Katutura Soap Project

basket of soap
Basket of Soap

When Emilia Handumbo first found out she was HIV-positive, she was scared. “I thought I was going to die,” she said. For Namibians living with HIV and AIDs, they are not only fighting against the disease, but against the stigma of their neighbors as well. According to Handumbo, when others find out you are sick, they think you are “useless, and it’s your fault.”

She began going to the Mount Sinai Centre in Katutura, both as a volunteer and to receive support. There, Handumbo met four other HIV-positive female volunteers, and the five women bonded. In 2009, with help from Maarika Hoppula, a Finnish national, the women learned how to make soap by hand.  And so the Katutura Soap Project Association (KSPA) was born.

Through long hours, diligent bookkeeping, and building up their customer base, the women were able to turn their soap-making into a profitable venture. Today, customers can choose between a decorative soap made of skin-nourishing olive oil, and another made of olive oil and mahangu that works as a natural exfoliant. The quality natural products are beautifully packaged in recycled materials.

But the KSPA had greater ambitions, not only for themselves, but their community as well. In cooperation with the Afronaut Foundation, the women decided to use a portion of their proceeds to assist other people living with HIV/AIDS by creating a monthly support group and decreasing stigma through community awareness days. “We want to share information, so the other women can be strong, like us,” said Handumbo.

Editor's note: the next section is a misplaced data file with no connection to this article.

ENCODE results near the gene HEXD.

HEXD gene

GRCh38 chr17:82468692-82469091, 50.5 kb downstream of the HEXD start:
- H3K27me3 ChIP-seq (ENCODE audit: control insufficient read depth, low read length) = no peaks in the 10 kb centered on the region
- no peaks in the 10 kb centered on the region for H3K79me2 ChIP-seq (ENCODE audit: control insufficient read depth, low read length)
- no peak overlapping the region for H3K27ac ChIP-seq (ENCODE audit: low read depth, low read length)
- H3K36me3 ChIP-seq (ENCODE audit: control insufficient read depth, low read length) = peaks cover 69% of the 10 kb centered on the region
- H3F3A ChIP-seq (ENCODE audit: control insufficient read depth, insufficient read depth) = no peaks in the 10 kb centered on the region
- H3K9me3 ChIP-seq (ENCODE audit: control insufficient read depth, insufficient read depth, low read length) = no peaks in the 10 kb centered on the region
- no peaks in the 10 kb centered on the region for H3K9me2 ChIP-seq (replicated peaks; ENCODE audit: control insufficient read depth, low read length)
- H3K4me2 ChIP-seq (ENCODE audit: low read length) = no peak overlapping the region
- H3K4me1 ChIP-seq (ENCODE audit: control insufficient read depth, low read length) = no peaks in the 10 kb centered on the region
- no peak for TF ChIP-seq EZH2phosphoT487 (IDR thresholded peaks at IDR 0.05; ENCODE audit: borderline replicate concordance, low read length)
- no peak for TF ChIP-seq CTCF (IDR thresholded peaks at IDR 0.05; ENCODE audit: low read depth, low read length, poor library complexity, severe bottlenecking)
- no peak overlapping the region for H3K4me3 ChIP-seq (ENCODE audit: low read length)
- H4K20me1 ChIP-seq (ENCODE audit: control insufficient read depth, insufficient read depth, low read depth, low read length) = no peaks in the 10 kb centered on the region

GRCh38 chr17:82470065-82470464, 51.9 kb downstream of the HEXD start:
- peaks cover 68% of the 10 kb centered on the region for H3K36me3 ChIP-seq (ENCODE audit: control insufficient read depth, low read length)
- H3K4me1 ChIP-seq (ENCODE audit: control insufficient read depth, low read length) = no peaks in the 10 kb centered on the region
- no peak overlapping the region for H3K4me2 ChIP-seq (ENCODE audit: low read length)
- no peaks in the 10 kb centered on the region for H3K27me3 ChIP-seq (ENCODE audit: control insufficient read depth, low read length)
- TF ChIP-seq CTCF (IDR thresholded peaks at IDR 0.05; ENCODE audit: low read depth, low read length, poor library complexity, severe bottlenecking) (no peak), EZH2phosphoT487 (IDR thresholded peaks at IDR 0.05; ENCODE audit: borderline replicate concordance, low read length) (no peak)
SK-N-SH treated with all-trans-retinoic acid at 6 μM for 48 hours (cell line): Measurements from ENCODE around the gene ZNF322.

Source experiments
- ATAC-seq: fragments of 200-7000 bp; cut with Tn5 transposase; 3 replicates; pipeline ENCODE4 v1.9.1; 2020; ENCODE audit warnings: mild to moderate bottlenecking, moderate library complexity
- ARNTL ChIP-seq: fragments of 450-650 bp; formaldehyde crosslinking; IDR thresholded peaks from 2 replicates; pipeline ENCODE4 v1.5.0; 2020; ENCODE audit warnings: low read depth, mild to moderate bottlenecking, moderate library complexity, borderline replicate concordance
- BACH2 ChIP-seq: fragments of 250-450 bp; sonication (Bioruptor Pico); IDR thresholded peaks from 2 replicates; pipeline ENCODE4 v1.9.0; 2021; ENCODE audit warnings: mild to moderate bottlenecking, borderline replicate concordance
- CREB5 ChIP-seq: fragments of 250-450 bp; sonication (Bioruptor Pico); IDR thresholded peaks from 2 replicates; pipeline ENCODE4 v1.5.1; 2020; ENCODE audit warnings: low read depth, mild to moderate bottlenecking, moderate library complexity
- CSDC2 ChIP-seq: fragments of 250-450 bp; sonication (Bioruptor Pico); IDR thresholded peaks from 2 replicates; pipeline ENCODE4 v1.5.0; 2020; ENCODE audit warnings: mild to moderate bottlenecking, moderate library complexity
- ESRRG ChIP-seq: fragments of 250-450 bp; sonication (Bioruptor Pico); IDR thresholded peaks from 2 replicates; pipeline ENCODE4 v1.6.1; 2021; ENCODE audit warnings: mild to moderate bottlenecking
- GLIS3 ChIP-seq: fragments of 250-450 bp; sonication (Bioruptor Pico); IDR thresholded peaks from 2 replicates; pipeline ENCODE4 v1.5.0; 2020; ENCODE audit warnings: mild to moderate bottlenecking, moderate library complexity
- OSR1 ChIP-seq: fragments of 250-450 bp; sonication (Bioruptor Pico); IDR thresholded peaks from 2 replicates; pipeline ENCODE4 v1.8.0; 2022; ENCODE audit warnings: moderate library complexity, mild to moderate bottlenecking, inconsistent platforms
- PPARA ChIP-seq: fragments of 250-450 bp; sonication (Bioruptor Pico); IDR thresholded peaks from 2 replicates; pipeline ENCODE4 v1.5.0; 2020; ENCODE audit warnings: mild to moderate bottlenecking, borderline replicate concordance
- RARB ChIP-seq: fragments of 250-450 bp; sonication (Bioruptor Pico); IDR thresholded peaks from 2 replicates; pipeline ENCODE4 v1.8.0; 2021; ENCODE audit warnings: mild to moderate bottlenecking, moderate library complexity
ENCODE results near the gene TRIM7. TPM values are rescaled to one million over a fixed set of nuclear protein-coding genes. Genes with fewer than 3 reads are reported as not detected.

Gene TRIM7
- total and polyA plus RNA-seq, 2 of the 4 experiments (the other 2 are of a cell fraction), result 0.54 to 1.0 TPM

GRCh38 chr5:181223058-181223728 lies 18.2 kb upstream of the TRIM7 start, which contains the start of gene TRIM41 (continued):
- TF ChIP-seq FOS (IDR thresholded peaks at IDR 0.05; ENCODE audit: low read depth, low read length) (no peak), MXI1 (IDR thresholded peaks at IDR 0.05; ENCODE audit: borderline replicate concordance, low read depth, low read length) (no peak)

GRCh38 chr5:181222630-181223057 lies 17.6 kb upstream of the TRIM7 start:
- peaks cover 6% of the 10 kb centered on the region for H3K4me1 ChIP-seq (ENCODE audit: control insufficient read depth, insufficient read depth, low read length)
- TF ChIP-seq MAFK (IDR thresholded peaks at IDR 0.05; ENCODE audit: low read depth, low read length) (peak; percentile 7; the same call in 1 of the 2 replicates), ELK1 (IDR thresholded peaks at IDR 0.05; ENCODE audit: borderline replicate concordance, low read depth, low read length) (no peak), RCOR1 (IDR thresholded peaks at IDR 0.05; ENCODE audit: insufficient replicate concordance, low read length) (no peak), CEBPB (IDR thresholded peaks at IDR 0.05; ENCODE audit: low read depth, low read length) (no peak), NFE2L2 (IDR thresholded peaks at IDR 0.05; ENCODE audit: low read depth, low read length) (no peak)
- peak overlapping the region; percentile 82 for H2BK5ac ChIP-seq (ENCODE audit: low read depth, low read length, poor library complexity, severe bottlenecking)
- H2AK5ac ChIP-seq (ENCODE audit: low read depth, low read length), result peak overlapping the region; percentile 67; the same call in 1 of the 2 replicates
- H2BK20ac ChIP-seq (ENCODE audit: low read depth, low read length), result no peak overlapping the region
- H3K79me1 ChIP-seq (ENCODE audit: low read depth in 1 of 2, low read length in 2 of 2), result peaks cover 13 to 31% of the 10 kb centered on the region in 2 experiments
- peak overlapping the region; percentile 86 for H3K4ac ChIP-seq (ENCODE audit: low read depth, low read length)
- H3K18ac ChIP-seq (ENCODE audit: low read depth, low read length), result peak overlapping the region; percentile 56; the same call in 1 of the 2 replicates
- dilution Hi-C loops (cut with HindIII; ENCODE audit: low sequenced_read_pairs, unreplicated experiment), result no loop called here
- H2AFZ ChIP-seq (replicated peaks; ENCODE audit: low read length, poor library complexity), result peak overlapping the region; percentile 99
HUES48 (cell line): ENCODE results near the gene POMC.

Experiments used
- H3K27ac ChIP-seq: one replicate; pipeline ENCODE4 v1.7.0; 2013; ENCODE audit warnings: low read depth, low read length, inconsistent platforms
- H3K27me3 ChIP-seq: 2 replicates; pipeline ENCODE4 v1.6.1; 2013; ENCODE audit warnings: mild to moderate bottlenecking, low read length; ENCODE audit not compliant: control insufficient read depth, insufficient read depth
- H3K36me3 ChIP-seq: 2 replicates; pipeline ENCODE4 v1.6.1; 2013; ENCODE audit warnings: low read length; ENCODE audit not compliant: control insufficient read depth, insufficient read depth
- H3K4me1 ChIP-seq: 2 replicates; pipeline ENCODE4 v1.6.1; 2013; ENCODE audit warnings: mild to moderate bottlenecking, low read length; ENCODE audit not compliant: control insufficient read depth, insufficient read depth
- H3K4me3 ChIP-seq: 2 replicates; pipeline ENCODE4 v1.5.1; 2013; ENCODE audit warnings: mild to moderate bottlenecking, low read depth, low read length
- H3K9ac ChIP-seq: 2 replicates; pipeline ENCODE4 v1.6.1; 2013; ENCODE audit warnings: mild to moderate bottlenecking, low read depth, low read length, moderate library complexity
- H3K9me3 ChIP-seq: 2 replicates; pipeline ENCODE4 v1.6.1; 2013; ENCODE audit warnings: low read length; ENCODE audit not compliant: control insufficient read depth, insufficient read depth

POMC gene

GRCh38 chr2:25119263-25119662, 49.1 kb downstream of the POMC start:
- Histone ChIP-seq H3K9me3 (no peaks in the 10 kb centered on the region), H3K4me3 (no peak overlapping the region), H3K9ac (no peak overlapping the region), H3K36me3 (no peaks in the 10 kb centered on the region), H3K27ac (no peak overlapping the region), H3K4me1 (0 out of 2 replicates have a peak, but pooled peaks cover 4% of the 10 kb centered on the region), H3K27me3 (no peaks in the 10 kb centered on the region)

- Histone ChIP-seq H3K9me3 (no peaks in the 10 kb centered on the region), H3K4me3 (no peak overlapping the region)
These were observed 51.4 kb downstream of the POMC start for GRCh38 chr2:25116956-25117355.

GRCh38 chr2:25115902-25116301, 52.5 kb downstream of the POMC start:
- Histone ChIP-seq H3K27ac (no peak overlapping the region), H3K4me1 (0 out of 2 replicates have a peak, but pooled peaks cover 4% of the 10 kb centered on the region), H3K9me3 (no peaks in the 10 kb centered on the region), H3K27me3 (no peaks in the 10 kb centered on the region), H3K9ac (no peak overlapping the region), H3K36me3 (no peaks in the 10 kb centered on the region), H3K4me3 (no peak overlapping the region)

In recent years, a lack of equipment and marketing experience prevented the project from reaching its full potential. The women were using hand mixers to mix the soap, but wanted more efficient equipment and materials to do more for themselves and their community.

In 2011, the project members received a grant from the U.S. Ambassador’s HIV/AIDS Community Development Grants Program. The program assists small but sustainable activities that directly benefit communities. The small grants program typically awards grants of between N$50,000 and N$80,000. With the help of the grant, what started as individual women struggling with their HIV diagnosis has now flourished into an income-generating soap-making project that funds HIV-awareness events for the community’s benefit.  “If there is a need,” explained Handumbo, “we should help the community. No one should be alone.”

While the HIV/AIDS Community Development Grants Program funds various community-based initiatives, they are currently seeking applications for projects that specifically assist Namibian Orphans and Vulnerable Children. Services to children (0-17 years) could include ensuring access to basic education, broader health care services, targeted food and nutrition support, including support for legal protection and legal aid, economic strengthening, training of caregivers in HIV prevention, and home-based care.

  • Successful grant proposals will show that the project has a strong community contribution and benefit, and will not rely on donor funding after one year.
  • Organizations must demonstrate strong community support and contribution.
  • Funding cannot be used for scholarships and school fees or to support private businesses or for-profit pre-schools or schools.
  • Budgets are up to $15,000 U.S. dollars.

If you are interested in purchasing the Katutura Soap Project’s soaps, you can find them at the Namibia Craft Center in downtown Windhoek or at the Saturday BioMarket in Klein Windhoek.

For more information about the U.S. Ambassador’s Self-Help Program.